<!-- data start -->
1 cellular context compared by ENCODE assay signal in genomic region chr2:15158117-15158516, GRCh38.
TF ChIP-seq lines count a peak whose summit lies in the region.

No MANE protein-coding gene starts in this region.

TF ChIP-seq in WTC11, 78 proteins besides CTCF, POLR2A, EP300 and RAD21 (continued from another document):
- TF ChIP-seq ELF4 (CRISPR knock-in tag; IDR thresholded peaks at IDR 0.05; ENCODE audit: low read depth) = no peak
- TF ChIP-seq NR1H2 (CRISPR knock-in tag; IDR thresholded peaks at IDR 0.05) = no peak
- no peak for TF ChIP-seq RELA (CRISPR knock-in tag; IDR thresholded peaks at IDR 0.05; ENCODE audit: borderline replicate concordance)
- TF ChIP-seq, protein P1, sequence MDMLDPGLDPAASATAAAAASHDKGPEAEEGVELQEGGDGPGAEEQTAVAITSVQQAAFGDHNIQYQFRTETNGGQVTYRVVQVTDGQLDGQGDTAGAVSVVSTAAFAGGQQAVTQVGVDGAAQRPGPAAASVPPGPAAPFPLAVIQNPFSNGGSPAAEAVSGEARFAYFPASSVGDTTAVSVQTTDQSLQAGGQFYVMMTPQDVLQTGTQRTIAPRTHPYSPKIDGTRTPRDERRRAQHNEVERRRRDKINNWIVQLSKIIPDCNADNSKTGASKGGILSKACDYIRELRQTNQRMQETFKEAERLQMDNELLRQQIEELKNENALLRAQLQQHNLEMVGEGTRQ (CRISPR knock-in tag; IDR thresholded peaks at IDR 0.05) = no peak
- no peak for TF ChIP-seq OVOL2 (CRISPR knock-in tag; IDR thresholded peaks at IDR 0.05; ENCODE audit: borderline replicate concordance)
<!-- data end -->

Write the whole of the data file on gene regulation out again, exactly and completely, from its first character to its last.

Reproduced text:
1 cellular context compared by ENCODE assay signal in genomic region chr2:15158117-15158516, GRCh38.
TF ChIP-seq lines count a peak whose summit lies in the region.

No MANE protein-coding gene starts in this region.

TF ChIP-seq in WTC11, 78 proteins besides CTCF, POLR2A, EP300 and RAD21 (continued from another document):
- TF ChIP-seq ELF4 (CRISPR knock-in tag; IDR thresholded peaks at IDR 0.05; ENCODE audit: low read depth) = no peak
- TF ChIP-seq NR1H2 (CRISPR knock-in tag; IDR thresholded peaks at IDR 0.05) = no peak
- no peak for TF ChIP-seq RELA (CRISPR knock-in tag; IDR thresholded peaks at IDR 0.05; ENCODE audit: borderline replicate concordance)
- TF ChIP-seq, protein P1, sequence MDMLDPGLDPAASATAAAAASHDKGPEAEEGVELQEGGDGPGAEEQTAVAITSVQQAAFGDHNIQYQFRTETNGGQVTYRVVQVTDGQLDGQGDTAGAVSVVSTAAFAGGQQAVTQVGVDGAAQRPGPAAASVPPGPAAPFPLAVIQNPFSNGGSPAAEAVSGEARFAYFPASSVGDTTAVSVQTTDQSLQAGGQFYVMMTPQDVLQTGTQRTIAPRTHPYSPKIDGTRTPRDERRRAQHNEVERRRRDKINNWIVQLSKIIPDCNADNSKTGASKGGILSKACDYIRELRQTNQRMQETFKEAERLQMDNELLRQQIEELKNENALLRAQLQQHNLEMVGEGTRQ (CRISPR knock-in tag; IDR thresholded peaks at IDR 0.05) = no peak
- no peak for TF ChIP-seq OVOL2 (CRISPR knock-in tag; IDR thresholded peaks at IDR 0.05; ENCODE audit: borderline replicate concordance)